Thursday, April 30, 2009

Thank Heaven For 7-11

George Rears - Long before I ever read a comic book, I discovered Slurpees. I am the youngest of five kids, and my brother closest in age to me is seven years older than me. Because I had teenaged brothers and sisters, as a 6 year old, I had access to knowledge that other 6 year olds could only dream about: Wacky Packages, Topps Baseball Cards, and Slurpees...and not just Slurpees, but Slurpee cups.

In 1973, my family lived in Willingboro, NJ, a typical suburban community, with an elementary school in every neighborhood, and streets designed to funnel traffic on to main roads to alleviate traffic. However, the greatest feature of the town was the 7-11 at the entrance to our development.

My brothers and sisters were old enough to bike there alone, but I wasn't, being only 6. I remember their trips to the 7-11, and these amazing drinks they came back with: Slurpees. Cherry flavored and brown flavored (I really didn't know about soda at the time--so I went with "brown flavored"). After a while, I noticed that my family didn't throw out the cups when they were done with them--I didn't realize it at the time, but my brother Dennis was a comic book collector. At the time, 7-11 had licensed over 60 characters to appear on their 7-11 cups.

The Slurpee cups were pretty cool looking, white plastic (about 12 ounces) with pictures of DC characters on one side, and a little 7-11 logo on the other. I say DC Characters, because there were some screwy choices made to put on the cups: Martha Kent, anyone? Mr. Tawky Tawny?

It didn't take long for me to realize I could trade trips to the 7-11 if I was willing to give up or trade my Slurpee Cups to my siblings. See, this was back in the day when the counter clerk picked the next cup in the series, and filled the cup for you. There was no choosing. If he picked Commissioner Gordon, you got Commissioner Gordon. No ifs, ands, or buts. I probably gave away really cool cups like Saturn Girl and Braniac 5, all just for the Slurpee inside.

Flash forward four years, and I'm a full-fledged comic collector, living in Germany. Just one year after trading away Slurpee cups, I discovered comics, and I had become a big fan of the Line of DC Super Stars. Living near the base, I had full access to comic books at the base book store, and access to baseball cards at the base convenience store. When my parents announced we were going back to the States for a visit in the summer of 1977, I immediately thought of how to best take advantage of the situation. My conclusion: Slurpee cups. Must. Buy. Slurpee Cups.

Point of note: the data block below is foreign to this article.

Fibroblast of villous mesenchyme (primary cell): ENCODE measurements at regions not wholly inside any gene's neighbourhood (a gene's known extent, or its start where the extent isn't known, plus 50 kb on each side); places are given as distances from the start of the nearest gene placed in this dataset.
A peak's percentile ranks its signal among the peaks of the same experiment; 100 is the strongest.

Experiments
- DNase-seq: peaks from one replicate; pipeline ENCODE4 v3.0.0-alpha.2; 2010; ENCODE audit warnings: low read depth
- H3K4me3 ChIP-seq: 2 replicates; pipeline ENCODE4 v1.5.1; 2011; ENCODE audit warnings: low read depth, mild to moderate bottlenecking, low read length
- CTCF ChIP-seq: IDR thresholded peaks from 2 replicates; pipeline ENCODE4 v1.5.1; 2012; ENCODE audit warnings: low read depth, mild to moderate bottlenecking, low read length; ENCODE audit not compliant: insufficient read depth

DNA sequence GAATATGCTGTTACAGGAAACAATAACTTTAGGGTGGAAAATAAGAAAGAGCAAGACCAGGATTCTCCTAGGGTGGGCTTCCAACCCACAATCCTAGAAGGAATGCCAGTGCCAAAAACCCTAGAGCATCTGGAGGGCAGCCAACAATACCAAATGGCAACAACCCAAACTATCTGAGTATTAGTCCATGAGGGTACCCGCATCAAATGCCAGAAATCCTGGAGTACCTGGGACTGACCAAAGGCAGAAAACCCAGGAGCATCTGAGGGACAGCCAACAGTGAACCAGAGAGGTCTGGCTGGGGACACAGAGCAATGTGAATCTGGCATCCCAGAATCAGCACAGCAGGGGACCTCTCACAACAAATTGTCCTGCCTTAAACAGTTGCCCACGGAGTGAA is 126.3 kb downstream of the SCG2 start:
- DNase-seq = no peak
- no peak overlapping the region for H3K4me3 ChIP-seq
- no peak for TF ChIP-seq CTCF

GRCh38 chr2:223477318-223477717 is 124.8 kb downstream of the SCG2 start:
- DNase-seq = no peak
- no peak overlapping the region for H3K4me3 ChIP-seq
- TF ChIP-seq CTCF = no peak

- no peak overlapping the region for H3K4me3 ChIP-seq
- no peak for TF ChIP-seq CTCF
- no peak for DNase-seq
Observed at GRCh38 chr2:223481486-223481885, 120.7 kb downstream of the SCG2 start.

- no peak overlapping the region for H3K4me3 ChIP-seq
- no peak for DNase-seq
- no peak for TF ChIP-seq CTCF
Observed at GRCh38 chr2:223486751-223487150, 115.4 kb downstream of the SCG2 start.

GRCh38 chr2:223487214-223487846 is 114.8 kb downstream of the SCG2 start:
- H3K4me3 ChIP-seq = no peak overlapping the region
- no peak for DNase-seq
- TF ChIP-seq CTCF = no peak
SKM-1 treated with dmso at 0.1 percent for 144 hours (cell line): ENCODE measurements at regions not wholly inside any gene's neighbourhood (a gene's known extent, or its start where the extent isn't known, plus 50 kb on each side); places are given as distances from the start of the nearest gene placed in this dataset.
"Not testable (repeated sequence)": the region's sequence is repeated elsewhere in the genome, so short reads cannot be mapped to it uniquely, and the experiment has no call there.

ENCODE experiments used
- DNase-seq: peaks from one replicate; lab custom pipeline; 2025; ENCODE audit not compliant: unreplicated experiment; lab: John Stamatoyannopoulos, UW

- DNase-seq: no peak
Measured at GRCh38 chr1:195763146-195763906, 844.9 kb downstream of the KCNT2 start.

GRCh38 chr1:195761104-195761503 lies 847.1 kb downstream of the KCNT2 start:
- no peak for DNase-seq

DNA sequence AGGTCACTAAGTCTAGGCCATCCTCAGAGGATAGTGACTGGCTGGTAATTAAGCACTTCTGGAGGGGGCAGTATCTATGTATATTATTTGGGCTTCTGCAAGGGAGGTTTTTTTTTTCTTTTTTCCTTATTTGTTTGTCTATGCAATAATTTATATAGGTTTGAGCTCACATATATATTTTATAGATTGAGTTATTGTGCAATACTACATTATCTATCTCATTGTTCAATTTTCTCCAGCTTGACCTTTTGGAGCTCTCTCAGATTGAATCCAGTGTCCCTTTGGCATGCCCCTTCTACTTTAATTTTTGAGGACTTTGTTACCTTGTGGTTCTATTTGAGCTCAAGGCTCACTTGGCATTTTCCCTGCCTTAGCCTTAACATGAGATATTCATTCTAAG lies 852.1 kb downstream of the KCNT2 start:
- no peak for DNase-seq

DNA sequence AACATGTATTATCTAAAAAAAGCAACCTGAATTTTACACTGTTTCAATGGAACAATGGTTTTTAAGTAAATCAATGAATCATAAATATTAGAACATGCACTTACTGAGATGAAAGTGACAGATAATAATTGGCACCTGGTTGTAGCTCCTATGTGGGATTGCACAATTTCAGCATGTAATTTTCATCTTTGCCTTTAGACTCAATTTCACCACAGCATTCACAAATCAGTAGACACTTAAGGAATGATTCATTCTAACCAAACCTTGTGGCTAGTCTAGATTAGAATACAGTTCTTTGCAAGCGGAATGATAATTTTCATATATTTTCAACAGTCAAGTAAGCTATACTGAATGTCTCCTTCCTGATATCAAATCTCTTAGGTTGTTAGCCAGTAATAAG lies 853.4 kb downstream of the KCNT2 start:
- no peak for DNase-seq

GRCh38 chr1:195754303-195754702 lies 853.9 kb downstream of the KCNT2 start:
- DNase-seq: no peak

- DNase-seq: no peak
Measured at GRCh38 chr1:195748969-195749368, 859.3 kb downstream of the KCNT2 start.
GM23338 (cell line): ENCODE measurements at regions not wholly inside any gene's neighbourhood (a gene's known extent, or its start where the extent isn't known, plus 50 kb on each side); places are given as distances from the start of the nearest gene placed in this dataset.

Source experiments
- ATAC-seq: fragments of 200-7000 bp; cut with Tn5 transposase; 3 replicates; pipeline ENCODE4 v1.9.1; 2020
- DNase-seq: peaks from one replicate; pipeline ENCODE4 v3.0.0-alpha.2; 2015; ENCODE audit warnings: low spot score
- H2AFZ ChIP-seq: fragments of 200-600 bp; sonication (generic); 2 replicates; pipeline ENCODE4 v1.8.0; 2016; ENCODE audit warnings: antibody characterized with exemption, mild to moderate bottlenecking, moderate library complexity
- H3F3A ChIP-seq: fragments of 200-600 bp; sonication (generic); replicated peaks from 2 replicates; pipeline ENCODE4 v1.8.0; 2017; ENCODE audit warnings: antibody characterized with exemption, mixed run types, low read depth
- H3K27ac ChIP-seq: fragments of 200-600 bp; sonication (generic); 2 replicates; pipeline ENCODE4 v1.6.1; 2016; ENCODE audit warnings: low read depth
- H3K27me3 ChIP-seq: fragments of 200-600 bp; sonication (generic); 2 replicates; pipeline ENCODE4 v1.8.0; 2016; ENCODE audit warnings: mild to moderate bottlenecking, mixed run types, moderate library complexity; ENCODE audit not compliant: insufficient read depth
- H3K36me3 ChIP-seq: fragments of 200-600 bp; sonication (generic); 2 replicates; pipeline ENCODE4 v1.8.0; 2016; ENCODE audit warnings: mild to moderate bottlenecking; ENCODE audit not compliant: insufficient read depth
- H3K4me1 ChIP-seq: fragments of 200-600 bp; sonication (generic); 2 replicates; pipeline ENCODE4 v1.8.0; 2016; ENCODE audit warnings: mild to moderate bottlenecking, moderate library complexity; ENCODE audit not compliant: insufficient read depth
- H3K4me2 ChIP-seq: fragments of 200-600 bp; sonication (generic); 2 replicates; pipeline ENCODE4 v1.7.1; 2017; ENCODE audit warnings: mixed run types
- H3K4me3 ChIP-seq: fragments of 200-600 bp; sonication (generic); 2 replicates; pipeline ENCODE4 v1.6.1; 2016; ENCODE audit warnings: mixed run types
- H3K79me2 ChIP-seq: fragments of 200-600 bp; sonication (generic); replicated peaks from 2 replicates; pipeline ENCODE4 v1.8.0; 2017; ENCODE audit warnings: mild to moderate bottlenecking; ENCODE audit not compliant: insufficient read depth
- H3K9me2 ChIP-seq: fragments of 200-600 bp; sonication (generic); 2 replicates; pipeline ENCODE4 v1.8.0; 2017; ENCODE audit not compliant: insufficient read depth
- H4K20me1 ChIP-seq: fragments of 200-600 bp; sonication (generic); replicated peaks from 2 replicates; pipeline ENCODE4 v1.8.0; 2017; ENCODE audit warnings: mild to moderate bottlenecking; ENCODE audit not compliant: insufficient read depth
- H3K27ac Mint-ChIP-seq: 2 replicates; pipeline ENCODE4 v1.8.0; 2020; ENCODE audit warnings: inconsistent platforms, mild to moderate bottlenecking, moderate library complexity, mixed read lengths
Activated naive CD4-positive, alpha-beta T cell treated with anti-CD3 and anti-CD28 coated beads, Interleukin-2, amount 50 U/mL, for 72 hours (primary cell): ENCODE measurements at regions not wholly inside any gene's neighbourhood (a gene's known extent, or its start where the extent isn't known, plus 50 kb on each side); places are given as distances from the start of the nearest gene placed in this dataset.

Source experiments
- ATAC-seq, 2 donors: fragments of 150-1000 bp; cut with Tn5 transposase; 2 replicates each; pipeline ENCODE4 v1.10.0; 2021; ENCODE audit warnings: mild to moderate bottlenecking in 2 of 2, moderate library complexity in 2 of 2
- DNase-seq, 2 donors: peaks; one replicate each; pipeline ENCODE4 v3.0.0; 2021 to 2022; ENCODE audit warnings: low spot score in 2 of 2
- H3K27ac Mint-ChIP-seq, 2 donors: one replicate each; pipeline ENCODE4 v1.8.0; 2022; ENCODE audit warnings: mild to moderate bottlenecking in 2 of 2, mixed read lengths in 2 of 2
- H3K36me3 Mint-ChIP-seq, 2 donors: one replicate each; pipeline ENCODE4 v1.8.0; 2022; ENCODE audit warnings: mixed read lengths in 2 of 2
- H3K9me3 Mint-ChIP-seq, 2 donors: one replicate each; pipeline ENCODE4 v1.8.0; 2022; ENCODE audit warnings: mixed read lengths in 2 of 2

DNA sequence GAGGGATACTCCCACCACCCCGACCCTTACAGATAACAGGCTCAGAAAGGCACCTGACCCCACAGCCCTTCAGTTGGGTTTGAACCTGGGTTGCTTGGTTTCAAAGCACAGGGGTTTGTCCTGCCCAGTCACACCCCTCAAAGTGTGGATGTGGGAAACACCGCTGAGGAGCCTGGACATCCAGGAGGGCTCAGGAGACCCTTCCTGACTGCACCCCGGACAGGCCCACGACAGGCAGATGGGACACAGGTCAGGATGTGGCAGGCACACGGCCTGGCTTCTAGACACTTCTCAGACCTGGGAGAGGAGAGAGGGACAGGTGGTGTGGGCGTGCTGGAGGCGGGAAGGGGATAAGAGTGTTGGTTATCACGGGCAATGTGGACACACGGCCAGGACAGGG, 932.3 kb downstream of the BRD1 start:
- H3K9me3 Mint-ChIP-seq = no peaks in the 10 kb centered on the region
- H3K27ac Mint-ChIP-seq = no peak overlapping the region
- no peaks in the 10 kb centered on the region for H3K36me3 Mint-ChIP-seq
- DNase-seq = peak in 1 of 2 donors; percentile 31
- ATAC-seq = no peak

I remember getting to my Cousin's house in Delaware and begging her to take me to a 7-11. I am not sure, but I think from that moment on my cousin must have thought of me as "that weird cousin from Germany." Nevertheless, off we went, and I happily bought a Slurpee. Only to find the cups featured Marvel Heroes! Oh the humanity!

Needless to say, one of childhoods major disappointments set in. Ironically, the Marvel cups pre-dated my collecting of Marvel comics by one year, just like the DC cups of 1973 pre-dated my first Flash comic in 1974. There must be something to this predictive power of Slurpee cups. I'll think I'll try one on the way home.


Tuesday, April 21, 2009

Beyond Here Lies Comics

Bob Dylan has a new album coming out next week, called Together Through Life. The cover sleeve features a photo by legendary photographer Bruce Davidson, so when it came time to produce a video for the first "single", "Beyond Here Lies Nothin'", someone decided to make the video up entirely of photos by Davidson, from the collection known as "Brooklyn Gang."

As you might have guessed, this particular one above caught my eye, featuring your typical 50s teen in front of a rack of comics!

I can make out copies of Patsy Walker, Strange Adventures, and House of Mystery. It seems to my eye that the issue of HOM is #87, which was on sale around March 1959.

Bob himself has made numerous comic book references on his Theme Time Radio Hour show, making the circle somewhat complete.

Monday, April 6, 2009

The Comic Book Baron of New Jersey

sg Doug Slack - "Five dollars!"

I said the words slowly and carefully enough to convey the prestige of the four color treasure I removed from the brown paper bag.

My mom hit the brakes and stared with her mouth agape. Perhaps her knuckles whitened as she gripped the steering wheel. I couldn't say because I was busy watching her eyes as they lifted from the comic book in my hands to my face to some point further on out in the distance where she may have been hopelessly looking to see where exactly she had failed. I recognized this expression and braced myself for attack.

The comic seemed like a sound investment at the time. I spotted Tales of the New Teen Titans #1: Cyborg a week prior, sleeved in a thick mylar and pinned to the wall behind the counter of Heroes World. I had been collecting comics regularly for a few years and had just entered the Anal Stage. This is the most regretful, shameful stage of a comic fan's life what with the plastic sleeves and the backing boards and the long boxes.